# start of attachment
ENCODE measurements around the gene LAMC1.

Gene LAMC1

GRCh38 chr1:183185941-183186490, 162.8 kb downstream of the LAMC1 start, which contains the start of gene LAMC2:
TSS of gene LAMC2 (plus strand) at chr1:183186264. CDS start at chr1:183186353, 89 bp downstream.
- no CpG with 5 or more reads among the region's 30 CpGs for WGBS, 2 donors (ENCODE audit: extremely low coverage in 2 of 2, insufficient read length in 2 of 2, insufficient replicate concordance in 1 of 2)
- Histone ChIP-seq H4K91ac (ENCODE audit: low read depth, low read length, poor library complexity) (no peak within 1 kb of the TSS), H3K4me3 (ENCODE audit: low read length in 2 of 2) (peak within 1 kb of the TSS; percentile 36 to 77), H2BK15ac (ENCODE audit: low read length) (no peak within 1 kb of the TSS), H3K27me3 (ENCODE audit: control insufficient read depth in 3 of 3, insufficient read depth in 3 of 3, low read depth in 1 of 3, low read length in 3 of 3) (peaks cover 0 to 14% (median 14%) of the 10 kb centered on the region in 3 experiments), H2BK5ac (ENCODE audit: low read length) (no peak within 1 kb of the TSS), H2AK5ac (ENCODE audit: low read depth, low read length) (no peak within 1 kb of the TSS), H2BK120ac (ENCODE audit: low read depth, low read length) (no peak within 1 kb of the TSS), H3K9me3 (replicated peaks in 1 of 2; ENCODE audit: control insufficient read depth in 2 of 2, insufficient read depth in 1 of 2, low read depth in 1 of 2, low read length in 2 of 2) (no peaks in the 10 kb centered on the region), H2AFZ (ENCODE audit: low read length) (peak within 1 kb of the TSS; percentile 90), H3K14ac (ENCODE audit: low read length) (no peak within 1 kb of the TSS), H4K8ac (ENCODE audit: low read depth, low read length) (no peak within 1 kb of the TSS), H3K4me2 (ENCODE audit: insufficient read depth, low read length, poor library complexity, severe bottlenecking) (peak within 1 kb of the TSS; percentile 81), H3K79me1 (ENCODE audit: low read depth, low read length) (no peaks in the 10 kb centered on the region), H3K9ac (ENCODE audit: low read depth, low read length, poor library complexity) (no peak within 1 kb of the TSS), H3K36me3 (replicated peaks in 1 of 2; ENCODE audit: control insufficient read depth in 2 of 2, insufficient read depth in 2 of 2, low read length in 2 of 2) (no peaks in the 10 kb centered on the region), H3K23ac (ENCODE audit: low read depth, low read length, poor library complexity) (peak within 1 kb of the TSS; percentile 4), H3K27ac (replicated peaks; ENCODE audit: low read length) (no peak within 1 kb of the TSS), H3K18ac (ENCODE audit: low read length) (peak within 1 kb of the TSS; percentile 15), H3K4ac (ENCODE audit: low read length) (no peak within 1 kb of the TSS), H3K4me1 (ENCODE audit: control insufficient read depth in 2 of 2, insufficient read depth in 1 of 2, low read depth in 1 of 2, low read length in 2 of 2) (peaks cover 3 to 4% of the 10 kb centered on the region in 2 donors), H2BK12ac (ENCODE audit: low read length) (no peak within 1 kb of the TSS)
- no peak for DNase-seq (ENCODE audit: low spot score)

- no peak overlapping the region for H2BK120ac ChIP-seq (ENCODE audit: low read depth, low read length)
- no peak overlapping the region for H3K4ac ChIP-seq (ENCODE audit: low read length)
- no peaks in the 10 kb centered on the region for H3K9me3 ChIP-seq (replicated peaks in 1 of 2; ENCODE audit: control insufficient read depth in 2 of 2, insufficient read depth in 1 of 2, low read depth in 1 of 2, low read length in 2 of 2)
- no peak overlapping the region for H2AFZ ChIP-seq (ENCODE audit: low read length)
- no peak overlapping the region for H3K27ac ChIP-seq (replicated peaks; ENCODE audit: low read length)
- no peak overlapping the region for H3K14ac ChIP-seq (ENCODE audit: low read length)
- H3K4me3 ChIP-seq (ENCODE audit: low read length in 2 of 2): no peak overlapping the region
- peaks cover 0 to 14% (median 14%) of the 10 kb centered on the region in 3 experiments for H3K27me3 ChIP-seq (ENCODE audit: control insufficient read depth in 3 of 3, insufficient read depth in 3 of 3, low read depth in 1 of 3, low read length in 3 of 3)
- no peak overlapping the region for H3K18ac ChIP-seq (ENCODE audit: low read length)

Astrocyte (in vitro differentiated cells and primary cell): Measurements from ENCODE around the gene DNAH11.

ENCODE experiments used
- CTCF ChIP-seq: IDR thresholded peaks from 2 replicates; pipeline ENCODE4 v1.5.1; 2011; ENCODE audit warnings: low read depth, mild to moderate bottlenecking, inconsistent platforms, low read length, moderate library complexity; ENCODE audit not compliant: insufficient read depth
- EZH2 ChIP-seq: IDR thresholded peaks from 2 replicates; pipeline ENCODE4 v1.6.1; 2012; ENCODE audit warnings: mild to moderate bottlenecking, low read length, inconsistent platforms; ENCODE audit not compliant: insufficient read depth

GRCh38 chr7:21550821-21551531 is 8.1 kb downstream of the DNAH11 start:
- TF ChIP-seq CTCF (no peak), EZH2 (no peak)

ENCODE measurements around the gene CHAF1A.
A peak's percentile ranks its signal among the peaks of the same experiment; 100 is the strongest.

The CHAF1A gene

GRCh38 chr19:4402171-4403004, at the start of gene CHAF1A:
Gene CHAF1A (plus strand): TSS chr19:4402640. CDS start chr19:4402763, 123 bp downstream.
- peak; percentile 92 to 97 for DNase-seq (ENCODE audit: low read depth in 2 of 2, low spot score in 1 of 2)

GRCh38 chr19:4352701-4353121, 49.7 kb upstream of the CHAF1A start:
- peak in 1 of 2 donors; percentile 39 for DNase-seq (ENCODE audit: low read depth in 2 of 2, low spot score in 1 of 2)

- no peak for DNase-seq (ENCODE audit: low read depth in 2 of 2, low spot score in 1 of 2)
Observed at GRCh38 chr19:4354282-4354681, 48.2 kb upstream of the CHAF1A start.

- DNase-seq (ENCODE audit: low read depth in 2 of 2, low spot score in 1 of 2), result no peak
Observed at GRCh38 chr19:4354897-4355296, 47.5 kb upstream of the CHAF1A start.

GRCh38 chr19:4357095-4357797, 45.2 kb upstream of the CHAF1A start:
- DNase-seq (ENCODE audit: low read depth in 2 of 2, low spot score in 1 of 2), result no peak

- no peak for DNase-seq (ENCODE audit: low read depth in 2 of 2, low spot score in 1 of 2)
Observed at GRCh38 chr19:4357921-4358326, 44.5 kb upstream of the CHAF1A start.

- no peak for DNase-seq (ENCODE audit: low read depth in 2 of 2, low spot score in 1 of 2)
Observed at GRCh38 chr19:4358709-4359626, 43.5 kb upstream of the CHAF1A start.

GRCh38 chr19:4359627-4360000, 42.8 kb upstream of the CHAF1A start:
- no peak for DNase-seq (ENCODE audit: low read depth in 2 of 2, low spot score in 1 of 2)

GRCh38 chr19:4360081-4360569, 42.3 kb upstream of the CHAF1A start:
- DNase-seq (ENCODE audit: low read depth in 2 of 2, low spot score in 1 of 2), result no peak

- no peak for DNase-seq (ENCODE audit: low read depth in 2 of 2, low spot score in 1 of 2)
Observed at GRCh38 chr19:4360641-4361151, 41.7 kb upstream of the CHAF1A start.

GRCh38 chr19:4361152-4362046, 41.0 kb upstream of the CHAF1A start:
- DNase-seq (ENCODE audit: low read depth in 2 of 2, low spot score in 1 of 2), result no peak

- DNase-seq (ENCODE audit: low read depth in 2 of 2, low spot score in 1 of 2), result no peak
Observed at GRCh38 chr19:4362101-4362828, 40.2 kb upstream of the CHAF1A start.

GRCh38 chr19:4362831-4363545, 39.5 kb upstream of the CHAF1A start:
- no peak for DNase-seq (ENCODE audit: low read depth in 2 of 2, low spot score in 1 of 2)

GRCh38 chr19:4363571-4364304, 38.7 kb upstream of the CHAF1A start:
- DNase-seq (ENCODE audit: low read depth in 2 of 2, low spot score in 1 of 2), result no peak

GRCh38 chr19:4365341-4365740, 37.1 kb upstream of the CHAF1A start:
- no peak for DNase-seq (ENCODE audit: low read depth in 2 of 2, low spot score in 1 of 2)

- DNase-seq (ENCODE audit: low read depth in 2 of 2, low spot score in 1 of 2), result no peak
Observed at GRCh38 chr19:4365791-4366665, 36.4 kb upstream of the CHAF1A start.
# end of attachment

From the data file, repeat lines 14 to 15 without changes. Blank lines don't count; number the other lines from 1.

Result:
- H3K4me3 ChIP-seq (ENCODE audit: low read length in 2 of 2): no peak overlapping the region
- peaks cover 0 to 14% (median 14%) of the 10 kb centered on the region in 3 experiments for H3K27me3 ChIP-seq (ENCODE audit: control insufficient read depth in 3 of 3, insufficient read depth in 3 of 3, low read depth in 1 of 3, low read length in 3 of 3)